So let’s say you are starting from scratch, how do you break the ice? Well, whether you like it or not, you may have to start with many of the popular outdoor retailers or even a local sporting goods shop. I know what you are thinking, this is nowhere near where you want to be. But showing that you were a Hunting Sales Associate for a store will look better than Ladies Footwear from the local J.C. Penny’s. It’s a stepping stone, and a good one at that. These businesses often have rapid movement internally, and the faster you climb the more attractive you are to other hunting and fishing companies, or the closer you are to getting the job you want to be in. Remember, if you outwork everyone else, what is there to stop you?

 

It’s All About the Options

One of the greatest assets of getting a job in the industry is the variety of positions available. From being a cameraman for a major TV show, like Bone Collector on Outdoor Channel, to marketing the latest products from a major manufacturer, there are a ton of variety of skills needed by companies in the business. In order to find yourself in one of these spots, making a career out of what you love to do, you need to play on your strengths. If you love to film hunts, but can’t run a camera worth a darn, don’t bring a sloppy highlight reel to a company to try and impress them. However, if you graduated with a marketing degree, and a company is looking for a junior marketer, then the door is likely wide open. In this industry it is truly about getting your foot in the door. Once that happens, and you impress the company, you are much more likely to succeed.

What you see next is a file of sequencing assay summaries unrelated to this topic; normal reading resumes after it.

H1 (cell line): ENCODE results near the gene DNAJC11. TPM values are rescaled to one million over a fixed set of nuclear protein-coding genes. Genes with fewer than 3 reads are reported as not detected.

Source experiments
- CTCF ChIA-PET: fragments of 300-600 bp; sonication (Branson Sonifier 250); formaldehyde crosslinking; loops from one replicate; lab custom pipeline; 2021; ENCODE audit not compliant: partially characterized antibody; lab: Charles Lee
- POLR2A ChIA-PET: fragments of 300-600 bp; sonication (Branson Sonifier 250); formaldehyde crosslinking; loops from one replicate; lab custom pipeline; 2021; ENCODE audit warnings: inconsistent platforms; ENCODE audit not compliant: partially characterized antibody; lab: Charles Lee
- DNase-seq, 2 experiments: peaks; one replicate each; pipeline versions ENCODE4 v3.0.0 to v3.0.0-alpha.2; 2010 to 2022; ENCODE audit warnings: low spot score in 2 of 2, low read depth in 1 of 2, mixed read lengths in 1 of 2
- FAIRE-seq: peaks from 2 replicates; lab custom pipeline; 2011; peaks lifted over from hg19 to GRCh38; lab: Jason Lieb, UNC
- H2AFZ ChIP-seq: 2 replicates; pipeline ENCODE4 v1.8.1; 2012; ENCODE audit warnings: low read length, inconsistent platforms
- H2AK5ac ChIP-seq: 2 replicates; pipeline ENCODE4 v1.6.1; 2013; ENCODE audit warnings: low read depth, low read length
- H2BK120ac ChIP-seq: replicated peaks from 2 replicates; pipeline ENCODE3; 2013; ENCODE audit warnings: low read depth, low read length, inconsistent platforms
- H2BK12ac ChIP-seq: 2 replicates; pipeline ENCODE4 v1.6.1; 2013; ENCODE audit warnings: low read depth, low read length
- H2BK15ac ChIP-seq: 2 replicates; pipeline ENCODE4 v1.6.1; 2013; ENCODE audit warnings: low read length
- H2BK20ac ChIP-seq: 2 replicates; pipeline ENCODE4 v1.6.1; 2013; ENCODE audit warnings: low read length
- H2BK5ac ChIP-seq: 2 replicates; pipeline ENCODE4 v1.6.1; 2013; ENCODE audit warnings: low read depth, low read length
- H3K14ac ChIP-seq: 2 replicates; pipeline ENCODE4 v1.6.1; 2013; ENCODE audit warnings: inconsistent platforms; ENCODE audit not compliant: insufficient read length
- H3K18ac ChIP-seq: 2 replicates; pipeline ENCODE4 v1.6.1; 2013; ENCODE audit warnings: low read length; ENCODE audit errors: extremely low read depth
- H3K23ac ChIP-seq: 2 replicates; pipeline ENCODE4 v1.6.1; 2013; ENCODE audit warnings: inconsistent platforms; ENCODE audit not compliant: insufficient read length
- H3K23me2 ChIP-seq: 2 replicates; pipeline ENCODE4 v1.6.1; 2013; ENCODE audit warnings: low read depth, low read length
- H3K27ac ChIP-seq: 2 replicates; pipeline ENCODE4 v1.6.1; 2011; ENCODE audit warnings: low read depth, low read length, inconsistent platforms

KNOW the Business

This actually revolves around two pieces of knowledge. First off, know the company you are about to talk too. There might not be anything worse than getting a cold call or visit from a prospective candidate and they know nothing about what you or your products does. Second, it’s all about who you know in the industry. It doesn’t even matter if they are competing with the company you are talking too, just having some connections in the business arena can make the difference between being taken serious and the dreaded “Good luck on your search.” Take some time out of your schedule to go to trade shows and industry events, this is a great place to meet the people that can be your “reference” to break into the outdoor industry.